I think this should be allowed to fall into the “running” category. When you were about 3, you decided to run away from home. You packed your little suitcase, and got all the way to the backyard- about 50 feet from the house. It was hysterical, because of course, you told us you were running away before you actually did it. You got to the edge of the woods and stood there looking back at us as if to say, “Well? Aren’t you going to come after me?”

Dad and I just looked out the window and tried not to laugh. You were such a little drama queen! We mulled over how long to wait before coming out to retrieve you. After a few minutes of your pouting, I ran out and hugged you, saying, “Oh honey, we missed you SO much!” You were happy with that and came back inside.

So the secret is out… I was mildly melodramatic. Then again, isn’t that what you would expect from a kid who decided she wanted to become an actress at the ripe old age of 3? I’m grateful for parents who didn’t stifle my need to express myself, even if it was with a little more flare than necessary from time to time.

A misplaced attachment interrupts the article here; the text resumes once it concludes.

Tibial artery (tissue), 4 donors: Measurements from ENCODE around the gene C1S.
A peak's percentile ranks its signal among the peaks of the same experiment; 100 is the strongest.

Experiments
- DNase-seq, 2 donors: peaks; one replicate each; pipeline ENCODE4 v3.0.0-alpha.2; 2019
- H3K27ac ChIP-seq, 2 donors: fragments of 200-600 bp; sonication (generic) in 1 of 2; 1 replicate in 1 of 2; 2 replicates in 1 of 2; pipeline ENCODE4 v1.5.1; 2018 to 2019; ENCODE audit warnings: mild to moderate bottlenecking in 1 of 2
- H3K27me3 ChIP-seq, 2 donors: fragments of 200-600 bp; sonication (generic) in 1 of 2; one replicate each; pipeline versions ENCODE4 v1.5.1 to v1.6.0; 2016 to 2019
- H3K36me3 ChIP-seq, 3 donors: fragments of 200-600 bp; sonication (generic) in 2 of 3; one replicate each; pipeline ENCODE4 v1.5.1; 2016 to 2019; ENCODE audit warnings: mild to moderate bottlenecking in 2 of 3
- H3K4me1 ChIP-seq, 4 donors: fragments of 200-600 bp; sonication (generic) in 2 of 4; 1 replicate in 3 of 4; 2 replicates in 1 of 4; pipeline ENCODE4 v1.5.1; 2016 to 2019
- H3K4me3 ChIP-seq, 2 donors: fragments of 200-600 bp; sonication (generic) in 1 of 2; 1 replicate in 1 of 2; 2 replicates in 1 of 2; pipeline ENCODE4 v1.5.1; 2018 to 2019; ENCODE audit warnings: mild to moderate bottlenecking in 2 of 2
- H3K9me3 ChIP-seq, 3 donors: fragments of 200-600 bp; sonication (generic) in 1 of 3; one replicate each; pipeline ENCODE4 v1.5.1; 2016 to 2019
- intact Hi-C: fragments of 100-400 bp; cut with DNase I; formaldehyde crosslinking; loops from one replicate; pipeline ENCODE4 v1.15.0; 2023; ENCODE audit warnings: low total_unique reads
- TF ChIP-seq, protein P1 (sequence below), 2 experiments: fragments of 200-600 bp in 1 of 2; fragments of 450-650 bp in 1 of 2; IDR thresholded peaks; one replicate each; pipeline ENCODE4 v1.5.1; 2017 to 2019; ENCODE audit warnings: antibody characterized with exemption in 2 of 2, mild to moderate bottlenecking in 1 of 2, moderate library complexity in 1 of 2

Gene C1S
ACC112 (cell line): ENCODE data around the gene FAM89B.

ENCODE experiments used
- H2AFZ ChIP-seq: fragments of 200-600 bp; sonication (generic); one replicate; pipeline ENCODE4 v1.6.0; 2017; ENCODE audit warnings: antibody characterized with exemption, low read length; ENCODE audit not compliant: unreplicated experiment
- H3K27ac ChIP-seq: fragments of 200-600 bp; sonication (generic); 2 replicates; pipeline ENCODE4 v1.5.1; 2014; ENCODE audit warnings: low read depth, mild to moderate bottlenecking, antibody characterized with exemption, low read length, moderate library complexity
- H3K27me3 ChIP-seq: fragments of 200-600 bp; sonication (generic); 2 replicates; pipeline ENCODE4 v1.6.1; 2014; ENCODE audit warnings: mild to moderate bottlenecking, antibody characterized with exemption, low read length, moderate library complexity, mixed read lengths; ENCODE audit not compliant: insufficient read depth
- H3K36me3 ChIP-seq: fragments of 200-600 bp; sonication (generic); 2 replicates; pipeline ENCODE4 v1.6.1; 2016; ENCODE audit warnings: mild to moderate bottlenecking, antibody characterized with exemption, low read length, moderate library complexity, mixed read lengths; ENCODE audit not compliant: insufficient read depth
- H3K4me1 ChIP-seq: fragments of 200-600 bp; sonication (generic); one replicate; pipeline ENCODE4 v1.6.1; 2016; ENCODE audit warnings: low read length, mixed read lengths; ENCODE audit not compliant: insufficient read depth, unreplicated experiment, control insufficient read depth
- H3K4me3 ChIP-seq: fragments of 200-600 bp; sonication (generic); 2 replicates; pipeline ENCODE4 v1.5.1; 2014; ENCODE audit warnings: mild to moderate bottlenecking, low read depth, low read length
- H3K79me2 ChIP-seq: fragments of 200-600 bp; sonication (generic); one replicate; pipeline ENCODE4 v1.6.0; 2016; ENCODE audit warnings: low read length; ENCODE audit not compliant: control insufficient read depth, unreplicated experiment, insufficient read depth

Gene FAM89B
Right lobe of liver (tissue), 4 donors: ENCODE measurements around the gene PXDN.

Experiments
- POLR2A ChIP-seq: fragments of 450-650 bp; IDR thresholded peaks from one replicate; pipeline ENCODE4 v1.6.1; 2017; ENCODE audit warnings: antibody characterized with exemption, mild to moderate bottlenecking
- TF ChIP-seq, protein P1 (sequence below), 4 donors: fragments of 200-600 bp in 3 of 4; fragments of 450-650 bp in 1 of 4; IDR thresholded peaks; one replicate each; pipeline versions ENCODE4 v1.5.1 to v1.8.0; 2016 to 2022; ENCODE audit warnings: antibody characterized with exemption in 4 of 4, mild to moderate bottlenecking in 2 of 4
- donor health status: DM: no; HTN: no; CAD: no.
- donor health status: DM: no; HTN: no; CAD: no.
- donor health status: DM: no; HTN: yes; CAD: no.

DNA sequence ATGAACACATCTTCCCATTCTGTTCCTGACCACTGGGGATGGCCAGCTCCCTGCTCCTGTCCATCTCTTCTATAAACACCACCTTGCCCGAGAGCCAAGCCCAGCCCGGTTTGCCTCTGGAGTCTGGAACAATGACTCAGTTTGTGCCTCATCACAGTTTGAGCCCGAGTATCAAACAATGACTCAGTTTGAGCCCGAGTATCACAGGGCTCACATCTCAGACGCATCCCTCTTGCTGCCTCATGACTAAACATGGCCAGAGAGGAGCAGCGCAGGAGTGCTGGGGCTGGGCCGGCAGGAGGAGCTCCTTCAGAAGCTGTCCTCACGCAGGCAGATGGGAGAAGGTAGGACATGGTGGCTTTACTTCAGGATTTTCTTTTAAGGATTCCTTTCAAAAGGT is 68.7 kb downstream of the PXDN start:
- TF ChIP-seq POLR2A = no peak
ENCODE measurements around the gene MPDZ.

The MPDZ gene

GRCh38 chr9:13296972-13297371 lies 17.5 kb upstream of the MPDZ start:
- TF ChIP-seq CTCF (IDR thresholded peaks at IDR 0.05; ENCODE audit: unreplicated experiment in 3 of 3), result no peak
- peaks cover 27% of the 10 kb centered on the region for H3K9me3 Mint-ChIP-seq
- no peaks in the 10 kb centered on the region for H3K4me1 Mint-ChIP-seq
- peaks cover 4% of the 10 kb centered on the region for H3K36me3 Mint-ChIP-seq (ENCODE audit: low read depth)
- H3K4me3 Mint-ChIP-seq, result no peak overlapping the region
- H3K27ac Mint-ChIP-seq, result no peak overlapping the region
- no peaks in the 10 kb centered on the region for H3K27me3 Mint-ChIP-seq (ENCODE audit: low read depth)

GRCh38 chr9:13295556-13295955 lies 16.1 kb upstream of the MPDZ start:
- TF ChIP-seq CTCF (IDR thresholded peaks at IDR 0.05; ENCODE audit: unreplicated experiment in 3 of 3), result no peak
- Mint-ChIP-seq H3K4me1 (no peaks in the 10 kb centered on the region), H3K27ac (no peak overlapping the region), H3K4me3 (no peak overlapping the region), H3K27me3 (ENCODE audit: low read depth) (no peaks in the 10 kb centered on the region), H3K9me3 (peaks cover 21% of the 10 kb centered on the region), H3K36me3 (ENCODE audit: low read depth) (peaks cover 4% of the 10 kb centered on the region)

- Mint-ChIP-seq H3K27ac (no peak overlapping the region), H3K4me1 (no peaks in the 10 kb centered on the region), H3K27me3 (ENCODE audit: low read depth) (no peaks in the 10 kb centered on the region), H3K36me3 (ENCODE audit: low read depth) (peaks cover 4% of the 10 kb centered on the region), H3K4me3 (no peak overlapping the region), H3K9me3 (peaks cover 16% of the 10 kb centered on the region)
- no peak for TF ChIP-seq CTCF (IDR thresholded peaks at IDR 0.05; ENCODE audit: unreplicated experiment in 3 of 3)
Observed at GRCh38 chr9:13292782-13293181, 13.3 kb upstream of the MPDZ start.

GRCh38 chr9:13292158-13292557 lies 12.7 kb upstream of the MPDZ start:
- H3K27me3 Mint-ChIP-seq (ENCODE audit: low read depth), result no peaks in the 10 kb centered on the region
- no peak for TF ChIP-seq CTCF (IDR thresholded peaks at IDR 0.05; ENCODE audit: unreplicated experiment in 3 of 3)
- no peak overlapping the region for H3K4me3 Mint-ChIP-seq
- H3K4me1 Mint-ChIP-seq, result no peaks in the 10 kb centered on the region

Suffice it to say, I am looking toward similar, wonderfully terrifying experiences with Gray. I know they will be fodder for our own caffeine-induced, spirited dish session about 35 years from now … Talk about the portent of karma!

Me, sitting on the TV and laughing – Courtesy Jenna von Oy

Until next time,

— Jenna von Oy

P.S. As always, please feel free to leave me comments here, and don’t forget to follow me on Twitter! Please also visit my own blog, The Cradle Chronicles, where I dispense more of my weekly motherhood anecdotes!

P.P.S. For the record, Mom, I’ve concluded that you were a saint.

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Showing 23 comments

Shenae on


Thanks for sharing memories from your childhood! Loved all those old photos!

Also, I really like the new pic of you, Brad, and Gray. You are positively glowing!

Nancy on

Wow, does this ever being back memories! Especially since I’ve known your family since Alyssa was an infant! I think you need to tell the hair-raising story of how Peter and Leith got lost in the woods on Chappaquiddick. Shanna will love this blog- I have a photo of her at about the age of Alyssa in this blog’s photo, asleep in her high chair with her faced mashed into a bowl of cereal. And I agree- your mom is a saint x4!